Be prepared for the challenge in change; you may want to take a moment to read that line again. It’s short and simple, but it is some of the best advice I think I have ever given and have ever been open enough to receive. Most of the partners I see show up in the midst of a major life transition. It could be a divorce, a death, change in career, change in finances, change in a significant relationship, change in health, or a change in how they view themselves. No matter what the change is, 99 percent of the time people show up in my office or call me for support because they are experiencing difficulties managing a crisis that is born out of change.
The interesting thing is that frequently these changes are changes we’ve asked for, dare I say, some of us have even prayed for. Yet, when they arrive on our doorsteps we are at best ill prepared, or at worst, completely caught off guard. This inevitably leads to some kind of existential crisis that creates emotional confusion and chaos. Once we’ve exhausted all of our family and friends resources some of us finally decide to seek professional help. I’m not judging, I’ve been there, as a matter of fact, I am there right now. As I sit in this very uncomfortable state of change, I find myself wondering how do we end up here and why are we so surprised when we get here, considering how frequently “here” shows up during our life’s journey.
As I consider this predicament, the saying “Be careful what you ask for because you just might get it” comes to mind. Sometimes, we ask for things without fully understanding what it is that we are asking for. For example, we just ushered in a New Year and many people begin to think about making significant changes in the form of a New Year’s resolution. A common change that many of us identify as desirable is to lose weight. While we may want the outcome of shedding a few pounds, that doesn’t necessarily mean we want to do the work that is required to achieve the desired goal.
Change is one of those things most of us resist. In some way; I think it may be in our nature. As humans we develop relationships not only with people, but also with things. The thought of changing the dynamics of these relationships, even if the relationships are unhealthy, can cause significant stress. So many of us decide to avoid change because we don’t want to deal with the challenges we are certain it will present. We do this despite the knowledge that the “change” is actually in our best interest.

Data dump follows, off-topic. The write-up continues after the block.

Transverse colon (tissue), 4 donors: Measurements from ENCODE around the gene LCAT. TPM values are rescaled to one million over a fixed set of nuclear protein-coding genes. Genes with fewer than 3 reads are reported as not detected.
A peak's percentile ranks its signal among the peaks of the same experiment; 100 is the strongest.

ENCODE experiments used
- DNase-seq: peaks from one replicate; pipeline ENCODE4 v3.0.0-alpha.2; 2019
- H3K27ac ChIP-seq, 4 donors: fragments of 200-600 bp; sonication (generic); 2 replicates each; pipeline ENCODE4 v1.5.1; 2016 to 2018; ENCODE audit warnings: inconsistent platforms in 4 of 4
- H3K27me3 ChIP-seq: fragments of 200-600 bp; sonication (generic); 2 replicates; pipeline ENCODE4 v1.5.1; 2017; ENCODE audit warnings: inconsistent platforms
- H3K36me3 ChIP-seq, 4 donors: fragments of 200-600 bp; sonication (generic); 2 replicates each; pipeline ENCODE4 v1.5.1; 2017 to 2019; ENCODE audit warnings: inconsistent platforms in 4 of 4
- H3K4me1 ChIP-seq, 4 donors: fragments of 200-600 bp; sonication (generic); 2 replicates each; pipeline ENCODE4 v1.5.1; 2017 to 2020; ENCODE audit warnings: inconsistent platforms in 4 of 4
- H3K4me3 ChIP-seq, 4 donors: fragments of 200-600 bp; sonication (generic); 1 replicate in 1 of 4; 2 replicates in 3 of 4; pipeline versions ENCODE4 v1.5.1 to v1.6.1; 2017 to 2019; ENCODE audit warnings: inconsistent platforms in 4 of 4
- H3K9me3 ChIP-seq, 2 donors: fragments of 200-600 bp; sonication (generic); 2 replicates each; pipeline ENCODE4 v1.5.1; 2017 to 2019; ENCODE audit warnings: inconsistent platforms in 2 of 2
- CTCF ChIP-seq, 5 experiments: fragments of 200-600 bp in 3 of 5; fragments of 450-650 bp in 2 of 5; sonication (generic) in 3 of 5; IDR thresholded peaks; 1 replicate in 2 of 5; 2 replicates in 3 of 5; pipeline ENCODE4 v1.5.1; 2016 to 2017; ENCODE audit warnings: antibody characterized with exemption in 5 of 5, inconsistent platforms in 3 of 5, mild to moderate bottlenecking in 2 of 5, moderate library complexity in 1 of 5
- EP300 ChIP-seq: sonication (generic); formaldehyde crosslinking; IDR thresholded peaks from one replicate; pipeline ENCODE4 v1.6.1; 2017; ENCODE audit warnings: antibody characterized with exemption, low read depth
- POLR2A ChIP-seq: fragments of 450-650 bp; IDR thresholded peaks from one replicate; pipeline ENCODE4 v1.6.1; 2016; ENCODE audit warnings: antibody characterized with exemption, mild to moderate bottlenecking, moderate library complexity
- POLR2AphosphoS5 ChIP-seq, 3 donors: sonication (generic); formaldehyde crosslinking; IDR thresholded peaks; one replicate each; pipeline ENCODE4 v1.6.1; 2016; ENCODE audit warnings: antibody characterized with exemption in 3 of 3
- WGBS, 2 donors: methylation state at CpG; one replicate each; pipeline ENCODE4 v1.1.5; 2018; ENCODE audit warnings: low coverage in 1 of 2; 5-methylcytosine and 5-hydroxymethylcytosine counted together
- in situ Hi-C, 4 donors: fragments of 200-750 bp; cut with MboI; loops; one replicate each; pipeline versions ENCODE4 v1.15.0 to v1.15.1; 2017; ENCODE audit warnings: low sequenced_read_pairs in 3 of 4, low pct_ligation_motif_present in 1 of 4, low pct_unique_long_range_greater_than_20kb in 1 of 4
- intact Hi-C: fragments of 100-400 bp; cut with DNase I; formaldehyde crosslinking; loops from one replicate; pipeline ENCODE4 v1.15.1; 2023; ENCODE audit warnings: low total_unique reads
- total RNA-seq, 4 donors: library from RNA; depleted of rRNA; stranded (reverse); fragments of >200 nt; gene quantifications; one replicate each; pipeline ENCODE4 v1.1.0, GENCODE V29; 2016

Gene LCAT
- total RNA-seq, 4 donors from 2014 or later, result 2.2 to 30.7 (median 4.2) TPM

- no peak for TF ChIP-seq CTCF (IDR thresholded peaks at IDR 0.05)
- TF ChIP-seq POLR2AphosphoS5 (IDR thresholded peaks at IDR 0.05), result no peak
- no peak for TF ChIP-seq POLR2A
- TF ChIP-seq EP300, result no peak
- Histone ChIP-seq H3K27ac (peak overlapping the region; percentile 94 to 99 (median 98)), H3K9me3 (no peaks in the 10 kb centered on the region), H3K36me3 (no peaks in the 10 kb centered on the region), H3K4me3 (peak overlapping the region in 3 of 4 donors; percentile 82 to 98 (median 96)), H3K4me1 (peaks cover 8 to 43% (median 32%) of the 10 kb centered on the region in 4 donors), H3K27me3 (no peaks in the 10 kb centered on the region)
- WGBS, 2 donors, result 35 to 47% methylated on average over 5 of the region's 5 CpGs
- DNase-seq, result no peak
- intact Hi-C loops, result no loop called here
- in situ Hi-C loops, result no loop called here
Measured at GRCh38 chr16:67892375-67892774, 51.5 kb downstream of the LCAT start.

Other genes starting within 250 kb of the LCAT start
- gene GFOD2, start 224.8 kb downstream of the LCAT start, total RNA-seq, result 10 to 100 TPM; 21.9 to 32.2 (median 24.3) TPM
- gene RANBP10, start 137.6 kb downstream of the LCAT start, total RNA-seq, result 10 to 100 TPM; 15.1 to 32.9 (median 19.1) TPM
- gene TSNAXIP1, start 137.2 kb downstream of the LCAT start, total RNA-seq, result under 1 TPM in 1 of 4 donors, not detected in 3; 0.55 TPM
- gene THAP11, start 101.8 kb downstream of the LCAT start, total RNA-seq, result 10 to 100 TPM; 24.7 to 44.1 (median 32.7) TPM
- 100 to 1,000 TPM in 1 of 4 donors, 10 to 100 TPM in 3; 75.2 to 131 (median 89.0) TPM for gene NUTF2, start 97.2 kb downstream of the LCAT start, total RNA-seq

What I have found to be the root of our resistance to change is fear. I believe that if we can understand what drives our behavior then we can effectively address it. I think that sometimes our approach is backwards when trying to motivate someone else or even ourselves to change. First, we consider the desired outcome (change) and then try to pump ourselves up with the reasons why we should change or we do the opposite and completely discourage ourselves by considering the reasons why we shouldn’t change. I think this is a backwards approach because often times the outcome is not the issue. The issues are related to our insecurities and fear.
Sometimes we don’t try because we are afraid to fail (what will people think), we are afraid to succeed (what will people expect) and here lately I’ve been working with partners who resist change because they are afraid to define themselves (the nerve of you, who do you think you are). They have lived in the shadow of someone else’ definition of them for so long that they are afraid to break free of that bondage and see themselves as God sees them.
How can we manage the challenges in change?
You can’t fix a problem if you can’t admit that one exists. Try these steps.
Step 1. Recognize that you are avoiding or resisting making a needed change in your life.
Step 2. Spend some time being self-reflective in considering what is preventing you from moving forward with this change. Now I want to challenge you to avoid considering external factors because in many instances we use those as excuses. In most cases, the real demotivating culprit is internal.
Step 3. Ask a trusted loved one or friend to provide you with some feedback in the form of their thoughts about your situation and be willing to listen and learn from their perspective.
Step 4. After you’ve identified what it is that you are afraid of, I encourage you to go against what your emotions might be telling you to do, and challenge “it”.
Your “it” may be fear in the form of low self-worth or it might be fear in the form of losing certain relationships and being faced with rejection. While I can’t say with 100 percent certainty that your “it” is fear based, I feel very comfortable saying that around 95 percent of the time it is our fear that paralyzes us before we even start the change process.
Change will almost always bring challenges; I believe it is designed to do so. Change usually requires that we stretch and grow, in some way; that can be difficult for even the most self-actualized individual. But if we are able to embrace the idea that change brings with it, new possibilities and new opportunities by activating dormant potential, I believe we might consider that confronting our fears and learning to control them instead of them controlling us may be well worth the challenge.
“Life is about relationships… your relationship with God, your relationship with yourself and your relationships with others”. – Dr. S.O.S.1